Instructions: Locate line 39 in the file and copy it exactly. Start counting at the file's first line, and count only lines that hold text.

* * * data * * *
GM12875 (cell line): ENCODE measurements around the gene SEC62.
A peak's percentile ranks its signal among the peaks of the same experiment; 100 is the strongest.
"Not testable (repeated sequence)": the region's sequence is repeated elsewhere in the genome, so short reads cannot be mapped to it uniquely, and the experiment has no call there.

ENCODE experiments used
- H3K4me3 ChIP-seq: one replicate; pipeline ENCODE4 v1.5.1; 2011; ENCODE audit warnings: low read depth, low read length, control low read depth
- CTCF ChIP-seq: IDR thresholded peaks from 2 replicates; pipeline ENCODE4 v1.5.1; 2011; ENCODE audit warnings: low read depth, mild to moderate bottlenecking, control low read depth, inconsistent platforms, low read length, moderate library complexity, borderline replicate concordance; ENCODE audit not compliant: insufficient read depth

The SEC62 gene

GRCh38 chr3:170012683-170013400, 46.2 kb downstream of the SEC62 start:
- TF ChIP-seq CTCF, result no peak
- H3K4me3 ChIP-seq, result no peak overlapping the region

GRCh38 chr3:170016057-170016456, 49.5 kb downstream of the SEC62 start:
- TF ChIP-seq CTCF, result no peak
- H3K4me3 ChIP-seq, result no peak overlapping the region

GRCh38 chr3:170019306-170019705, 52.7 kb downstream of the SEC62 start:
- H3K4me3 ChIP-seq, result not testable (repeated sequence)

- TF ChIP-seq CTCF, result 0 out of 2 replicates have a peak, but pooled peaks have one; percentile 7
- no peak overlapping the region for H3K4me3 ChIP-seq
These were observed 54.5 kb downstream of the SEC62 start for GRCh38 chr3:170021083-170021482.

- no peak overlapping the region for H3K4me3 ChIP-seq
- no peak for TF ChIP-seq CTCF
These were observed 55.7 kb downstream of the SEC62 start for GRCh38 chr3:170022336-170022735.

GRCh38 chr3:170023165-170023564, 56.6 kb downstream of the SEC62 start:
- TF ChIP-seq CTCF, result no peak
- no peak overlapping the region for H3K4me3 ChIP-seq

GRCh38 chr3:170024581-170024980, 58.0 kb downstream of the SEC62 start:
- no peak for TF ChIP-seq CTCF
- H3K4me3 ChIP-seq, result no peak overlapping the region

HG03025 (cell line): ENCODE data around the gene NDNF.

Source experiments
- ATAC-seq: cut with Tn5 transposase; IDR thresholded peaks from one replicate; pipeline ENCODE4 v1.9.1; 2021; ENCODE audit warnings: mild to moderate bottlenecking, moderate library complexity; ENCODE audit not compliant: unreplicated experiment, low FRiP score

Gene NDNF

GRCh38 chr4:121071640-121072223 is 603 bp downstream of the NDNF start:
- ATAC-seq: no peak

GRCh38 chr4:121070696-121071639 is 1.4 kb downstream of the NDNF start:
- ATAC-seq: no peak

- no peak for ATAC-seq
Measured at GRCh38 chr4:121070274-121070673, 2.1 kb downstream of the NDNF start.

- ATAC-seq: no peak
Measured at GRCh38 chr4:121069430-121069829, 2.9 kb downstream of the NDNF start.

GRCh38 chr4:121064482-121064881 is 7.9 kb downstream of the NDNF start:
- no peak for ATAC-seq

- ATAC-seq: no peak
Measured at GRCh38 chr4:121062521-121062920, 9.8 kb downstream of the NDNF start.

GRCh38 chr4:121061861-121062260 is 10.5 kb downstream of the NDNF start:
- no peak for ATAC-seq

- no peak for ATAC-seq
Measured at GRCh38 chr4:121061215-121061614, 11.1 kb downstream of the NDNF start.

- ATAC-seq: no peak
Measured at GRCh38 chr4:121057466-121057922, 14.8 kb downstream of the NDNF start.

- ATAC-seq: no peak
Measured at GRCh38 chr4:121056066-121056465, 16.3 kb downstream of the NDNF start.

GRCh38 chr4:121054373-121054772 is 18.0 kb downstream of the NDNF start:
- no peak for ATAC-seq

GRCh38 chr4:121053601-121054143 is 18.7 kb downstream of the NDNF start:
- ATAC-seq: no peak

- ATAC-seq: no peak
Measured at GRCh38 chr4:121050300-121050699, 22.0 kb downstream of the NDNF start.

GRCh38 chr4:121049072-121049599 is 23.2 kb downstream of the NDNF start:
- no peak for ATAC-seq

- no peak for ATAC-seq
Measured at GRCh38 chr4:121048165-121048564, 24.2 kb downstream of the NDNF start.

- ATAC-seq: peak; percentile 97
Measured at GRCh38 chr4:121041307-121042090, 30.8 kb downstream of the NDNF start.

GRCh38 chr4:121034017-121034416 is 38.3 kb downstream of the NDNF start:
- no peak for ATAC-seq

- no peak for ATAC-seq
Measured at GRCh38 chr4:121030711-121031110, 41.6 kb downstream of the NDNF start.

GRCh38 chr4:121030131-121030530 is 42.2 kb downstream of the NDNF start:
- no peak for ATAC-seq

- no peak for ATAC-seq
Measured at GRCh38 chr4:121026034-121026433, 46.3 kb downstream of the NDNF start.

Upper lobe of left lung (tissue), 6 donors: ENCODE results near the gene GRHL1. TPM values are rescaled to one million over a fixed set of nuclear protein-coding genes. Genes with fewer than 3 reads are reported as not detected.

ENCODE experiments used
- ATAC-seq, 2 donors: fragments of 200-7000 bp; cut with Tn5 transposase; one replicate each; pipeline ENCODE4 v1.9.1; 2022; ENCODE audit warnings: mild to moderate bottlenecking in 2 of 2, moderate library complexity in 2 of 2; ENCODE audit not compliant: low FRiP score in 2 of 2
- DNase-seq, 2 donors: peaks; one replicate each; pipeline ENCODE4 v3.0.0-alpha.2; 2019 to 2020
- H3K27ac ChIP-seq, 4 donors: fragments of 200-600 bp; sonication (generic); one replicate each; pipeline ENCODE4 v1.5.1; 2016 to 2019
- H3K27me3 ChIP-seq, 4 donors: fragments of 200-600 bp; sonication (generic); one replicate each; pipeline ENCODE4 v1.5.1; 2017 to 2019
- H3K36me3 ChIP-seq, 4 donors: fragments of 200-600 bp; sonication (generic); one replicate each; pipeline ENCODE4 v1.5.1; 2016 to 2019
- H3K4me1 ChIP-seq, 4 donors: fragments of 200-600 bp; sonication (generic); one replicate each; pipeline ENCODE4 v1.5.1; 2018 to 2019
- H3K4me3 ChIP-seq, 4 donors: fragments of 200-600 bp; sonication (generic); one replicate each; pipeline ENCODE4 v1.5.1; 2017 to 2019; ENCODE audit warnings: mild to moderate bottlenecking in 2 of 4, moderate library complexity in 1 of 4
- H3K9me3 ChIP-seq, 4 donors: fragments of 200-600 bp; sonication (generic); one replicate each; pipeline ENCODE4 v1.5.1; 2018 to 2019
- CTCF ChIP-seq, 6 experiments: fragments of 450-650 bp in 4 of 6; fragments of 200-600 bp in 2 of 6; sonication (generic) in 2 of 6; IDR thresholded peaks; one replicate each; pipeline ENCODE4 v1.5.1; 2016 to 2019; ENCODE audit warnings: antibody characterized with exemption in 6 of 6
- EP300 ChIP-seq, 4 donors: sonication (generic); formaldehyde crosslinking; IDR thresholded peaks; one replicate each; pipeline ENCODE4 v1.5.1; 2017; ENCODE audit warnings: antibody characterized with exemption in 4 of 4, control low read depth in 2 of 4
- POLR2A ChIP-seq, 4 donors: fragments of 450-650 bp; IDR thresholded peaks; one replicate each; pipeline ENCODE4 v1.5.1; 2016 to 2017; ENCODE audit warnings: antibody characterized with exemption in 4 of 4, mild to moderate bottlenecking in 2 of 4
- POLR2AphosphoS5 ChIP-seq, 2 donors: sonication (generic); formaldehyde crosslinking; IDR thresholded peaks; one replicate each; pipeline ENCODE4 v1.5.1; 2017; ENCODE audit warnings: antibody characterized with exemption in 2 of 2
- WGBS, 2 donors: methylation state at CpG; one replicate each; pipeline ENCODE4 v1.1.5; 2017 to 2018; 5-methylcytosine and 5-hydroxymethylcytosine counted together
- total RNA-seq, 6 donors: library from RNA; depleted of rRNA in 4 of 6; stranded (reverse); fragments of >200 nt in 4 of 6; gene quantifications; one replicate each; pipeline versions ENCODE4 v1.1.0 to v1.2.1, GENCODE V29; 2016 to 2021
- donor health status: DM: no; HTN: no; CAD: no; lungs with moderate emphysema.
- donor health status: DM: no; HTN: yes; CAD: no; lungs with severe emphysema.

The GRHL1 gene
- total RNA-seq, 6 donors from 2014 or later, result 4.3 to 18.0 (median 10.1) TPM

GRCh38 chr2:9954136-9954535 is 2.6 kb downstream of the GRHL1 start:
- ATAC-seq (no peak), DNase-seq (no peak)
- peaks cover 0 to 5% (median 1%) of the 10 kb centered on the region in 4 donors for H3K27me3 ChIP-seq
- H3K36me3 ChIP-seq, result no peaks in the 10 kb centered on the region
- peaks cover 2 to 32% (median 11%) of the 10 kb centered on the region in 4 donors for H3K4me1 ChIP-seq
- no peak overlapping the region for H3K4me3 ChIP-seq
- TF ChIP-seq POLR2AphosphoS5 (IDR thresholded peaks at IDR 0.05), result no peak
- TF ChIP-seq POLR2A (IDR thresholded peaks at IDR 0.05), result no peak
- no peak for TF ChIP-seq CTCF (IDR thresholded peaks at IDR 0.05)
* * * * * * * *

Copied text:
Measured at GRCh38 chr4:121069430-121069829, 2.9 kb downstream of the NDNF start.